Haven Shepherd, 14, has an adoption story quite unlike anyone else. It includes losing her biological parents and her own legs in a bombing. But, the teen from Missouri will also tell you that those circumstances have led her down a unique path, which includes setting her sights on swimming in the 2020 Paralympics in Tokyo.

Haven was born in Vietnam to parents who fell in love but were not married to each other. They were married to different people, and in Vietnam, divorce is not permitted. They had Haven and because their love was forbidden, they decided to commit a family suicide. Her biological parents strapped bombs to themselves and held their 14-month-old daughter in their arms. The explosion instantly killed her parents, but Haven survived. However, she lost both of her legs above the knee.

Due to financial hardship, her grandmother elected to put her up for adoption, and at 19 months old, Rob and Shelly Shepherd were drawn to her story so they flew to Vietnam to bring their new daughter back to the United States.

“When I saw my wife grab Haven as a mother, it was just like a birth,” Rob told CBS Sports Network’s We Need To Talk. “It was a fatherly moment. That’s how I would describe it.”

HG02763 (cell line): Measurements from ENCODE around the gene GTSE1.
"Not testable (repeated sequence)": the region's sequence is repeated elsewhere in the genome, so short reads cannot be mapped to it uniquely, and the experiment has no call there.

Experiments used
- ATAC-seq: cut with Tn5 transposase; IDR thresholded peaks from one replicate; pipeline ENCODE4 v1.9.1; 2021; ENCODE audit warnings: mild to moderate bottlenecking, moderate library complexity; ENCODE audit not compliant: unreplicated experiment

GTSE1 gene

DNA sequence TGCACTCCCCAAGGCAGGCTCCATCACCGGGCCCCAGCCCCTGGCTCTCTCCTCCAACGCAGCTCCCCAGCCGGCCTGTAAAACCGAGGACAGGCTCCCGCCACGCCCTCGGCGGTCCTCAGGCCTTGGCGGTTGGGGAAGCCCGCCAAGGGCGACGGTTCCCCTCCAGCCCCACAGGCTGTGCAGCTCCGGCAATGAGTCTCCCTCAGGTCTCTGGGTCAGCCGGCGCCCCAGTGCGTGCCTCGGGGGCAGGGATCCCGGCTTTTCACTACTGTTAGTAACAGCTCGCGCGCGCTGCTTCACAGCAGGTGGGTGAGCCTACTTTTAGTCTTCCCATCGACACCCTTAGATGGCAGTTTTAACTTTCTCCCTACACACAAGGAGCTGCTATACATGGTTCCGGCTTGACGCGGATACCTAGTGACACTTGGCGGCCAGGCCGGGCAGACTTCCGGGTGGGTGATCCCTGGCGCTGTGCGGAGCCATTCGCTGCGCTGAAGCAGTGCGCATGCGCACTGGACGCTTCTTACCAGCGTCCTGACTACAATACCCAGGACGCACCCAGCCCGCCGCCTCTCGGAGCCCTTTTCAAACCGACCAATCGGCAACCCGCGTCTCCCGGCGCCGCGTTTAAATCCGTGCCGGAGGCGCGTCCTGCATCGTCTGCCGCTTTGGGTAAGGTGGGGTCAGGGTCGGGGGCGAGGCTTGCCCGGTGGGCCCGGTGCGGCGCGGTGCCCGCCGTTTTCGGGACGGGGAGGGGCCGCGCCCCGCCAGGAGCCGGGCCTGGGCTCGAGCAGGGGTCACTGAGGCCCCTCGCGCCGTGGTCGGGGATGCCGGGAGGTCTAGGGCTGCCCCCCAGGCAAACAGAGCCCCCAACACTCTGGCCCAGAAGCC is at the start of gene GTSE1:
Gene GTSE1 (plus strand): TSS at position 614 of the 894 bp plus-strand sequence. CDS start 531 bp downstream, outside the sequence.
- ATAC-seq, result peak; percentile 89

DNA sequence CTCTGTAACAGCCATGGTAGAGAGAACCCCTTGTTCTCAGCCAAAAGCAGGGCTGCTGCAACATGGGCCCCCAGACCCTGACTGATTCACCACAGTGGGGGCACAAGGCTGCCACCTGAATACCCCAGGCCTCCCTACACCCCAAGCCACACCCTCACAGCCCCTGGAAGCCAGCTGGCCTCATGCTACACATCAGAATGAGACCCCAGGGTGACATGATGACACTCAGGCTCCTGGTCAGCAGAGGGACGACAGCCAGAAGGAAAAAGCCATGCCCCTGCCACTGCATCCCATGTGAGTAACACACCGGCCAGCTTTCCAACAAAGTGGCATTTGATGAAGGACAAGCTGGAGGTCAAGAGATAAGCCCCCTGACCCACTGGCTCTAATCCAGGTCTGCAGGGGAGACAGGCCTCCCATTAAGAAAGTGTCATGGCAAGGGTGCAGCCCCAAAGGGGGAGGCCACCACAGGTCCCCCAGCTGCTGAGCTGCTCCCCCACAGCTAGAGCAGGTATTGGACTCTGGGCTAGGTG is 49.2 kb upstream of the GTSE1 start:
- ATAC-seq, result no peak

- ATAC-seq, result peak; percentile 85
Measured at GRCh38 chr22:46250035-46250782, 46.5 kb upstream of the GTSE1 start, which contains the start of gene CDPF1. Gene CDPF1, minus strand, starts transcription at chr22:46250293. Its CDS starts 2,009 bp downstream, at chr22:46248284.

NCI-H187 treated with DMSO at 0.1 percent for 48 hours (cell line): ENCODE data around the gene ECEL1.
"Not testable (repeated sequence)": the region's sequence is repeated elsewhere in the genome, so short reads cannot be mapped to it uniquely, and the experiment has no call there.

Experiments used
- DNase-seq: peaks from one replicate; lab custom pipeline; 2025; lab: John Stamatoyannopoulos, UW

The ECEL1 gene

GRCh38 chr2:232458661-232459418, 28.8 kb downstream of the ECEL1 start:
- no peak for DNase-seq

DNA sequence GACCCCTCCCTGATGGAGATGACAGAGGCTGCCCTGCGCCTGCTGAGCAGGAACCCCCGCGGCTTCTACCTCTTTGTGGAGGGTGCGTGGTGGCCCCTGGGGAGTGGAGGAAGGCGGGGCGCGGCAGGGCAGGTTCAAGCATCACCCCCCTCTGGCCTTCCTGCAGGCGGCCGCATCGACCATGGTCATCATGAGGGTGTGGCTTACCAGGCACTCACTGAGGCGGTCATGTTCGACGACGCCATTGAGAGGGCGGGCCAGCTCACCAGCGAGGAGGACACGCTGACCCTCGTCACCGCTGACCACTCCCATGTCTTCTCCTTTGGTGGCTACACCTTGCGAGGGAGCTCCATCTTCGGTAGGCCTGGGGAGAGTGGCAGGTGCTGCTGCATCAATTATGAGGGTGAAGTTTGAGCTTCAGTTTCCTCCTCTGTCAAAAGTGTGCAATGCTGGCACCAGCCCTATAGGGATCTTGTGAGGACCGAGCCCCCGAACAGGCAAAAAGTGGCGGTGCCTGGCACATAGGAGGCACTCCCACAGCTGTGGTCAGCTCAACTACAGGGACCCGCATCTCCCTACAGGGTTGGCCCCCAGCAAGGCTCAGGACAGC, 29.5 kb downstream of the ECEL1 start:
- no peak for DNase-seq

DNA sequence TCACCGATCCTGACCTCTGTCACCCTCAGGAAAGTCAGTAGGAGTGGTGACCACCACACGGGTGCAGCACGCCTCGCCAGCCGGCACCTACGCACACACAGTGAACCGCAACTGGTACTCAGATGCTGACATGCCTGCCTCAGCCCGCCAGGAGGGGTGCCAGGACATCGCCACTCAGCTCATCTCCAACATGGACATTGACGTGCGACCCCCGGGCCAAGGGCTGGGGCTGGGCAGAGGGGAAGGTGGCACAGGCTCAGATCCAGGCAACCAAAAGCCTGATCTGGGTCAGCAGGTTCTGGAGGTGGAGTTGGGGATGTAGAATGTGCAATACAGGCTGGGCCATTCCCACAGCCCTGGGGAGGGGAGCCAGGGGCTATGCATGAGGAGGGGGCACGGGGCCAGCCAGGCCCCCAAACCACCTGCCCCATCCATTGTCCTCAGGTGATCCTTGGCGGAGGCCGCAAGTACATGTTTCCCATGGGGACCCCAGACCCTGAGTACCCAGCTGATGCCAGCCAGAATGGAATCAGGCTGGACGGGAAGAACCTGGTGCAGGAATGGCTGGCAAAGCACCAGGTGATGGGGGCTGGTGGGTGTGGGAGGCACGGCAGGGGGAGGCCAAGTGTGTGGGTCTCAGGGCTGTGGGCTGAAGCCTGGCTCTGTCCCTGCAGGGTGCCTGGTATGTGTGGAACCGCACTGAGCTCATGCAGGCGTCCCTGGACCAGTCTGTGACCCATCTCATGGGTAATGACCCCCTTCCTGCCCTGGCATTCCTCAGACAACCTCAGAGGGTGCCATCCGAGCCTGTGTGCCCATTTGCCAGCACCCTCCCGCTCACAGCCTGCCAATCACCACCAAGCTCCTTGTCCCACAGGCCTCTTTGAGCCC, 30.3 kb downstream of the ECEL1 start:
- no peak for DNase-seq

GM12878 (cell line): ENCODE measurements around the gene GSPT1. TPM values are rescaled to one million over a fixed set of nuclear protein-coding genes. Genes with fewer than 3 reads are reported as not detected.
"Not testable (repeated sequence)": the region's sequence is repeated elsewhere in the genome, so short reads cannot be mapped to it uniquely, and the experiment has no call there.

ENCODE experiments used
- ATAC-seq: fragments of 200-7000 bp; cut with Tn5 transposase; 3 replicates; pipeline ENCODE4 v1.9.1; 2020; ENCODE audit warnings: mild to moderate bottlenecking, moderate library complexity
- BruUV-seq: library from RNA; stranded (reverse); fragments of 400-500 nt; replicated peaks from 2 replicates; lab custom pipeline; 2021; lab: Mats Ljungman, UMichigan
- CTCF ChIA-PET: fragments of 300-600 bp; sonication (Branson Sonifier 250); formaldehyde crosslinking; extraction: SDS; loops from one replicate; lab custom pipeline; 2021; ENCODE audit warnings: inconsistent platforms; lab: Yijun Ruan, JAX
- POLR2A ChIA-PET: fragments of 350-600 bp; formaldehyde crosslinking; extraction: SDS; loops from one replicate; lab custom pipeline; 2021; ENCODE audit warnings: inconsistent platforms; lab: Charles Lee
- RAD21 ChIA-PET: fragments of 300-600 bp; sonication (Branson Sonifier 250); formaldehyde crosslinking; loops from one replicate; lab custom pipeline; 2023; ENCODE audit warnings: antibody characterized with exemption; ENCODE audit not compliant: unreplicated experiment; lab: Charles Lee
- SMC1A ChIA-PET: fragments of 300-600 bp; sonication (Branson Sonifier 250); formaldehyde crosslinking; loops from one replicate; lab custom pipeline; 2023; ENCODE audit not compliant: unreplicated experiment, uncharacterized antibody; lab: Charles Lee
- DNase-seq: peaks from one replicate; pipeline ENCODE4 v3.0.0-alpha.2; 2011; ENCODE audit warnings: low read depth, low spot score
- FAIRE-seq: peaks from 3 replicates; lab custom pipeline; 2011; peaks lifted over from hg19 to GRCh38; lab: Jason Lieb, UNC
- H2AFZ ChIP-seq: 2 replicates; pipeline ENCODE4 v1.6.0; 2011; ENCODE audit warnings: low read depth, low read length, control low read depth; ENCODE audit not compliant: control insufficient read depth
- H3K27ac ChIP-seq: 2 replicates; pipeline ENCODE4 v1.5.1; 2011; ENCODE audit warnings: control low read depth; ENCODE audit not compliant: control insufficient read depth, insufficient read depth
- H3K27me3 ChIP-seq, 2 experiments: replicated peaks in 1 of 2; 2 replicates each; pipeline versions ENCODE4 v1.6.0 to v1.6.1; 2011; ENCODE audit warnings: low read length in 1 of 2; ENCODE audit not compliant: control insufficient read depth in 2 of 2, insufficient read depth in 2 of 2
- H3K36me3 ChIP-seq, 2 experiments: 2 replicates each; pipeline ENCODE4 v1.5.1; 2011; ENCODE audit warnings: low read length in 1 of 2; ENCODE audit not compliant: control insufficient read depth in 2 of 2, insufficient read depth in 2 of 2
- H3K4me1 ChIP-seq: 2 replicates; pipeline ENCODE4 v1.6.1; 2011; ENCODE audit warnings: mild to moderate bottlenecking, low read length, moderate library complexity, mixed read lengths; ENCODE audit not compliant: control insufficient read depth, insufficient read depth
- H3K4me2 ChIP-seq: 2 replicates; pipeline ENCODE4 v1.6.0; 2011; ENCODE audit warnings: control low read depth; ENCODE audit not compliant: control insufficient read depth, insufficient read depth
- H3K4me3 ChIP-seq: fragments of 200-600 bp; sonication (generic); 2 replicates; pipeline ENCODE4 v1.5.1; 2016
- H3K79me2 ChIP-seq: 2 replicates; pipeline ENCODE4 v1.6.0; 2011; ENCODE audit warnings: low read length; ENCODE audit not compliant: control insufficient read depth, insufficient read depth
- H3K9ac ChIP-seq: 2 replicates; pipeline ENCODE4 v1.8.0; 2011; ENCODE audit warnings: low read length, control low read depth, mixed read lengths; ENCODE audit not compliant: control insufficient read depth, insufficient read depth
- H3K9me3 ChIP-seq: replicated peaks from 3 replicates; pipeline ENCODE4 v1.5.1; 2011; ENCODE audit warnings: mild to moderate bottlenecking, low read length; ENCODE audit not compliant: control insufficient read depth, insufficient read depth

Their was an instant bond, and almost as quickly as their love grew, Rob and Shelly realized how much she loved the water. In fact, the first time she smiled in front of them was when they put her in a swimming pool.

Haven’s love for swimming grew, especially because it gave her the independence she craved.

“The biggest part that I loved so much is that I could take my [prosthetic] legs off, and I could be in the water and feel free,” Haven said. “I liked that I could do it myself. I didn’t need help.”

By 12 years old, she was swimming competitively for her county team in Missouri, and she was the only disabled athlete on the squad.

“Haven has no problem getting up and swimming in all of our regular USA meets,” her coach said. “She’s in there, in the mix with those kids who are wanting to go swim in college.”

And it’s her drive to move forward both in the water and on land that has given her a solid foundation to work from.

“One thing that is a rule for everybody [in the Shepherd family] is that no one is a victim, and no one gets to feel sorry for themselves,” Haven told Malala.org. “That attitude from everyone around me is what gave me the courage to try and be an athlete in the beginning.”

With the Paralympics arriving in just two years, Haven still has a lot of work to do in order to make the U.S. team. So, she’s in the water nearly everyday. But, her perspective on the sport and on life is already gold-medal worthy.

“It’s about how well you swim, but that’s not the most important thing,” she told We Need To Talk. “It’s always about the people you meet, how they impact your life and how you impact their life.”

Here’s the full feature: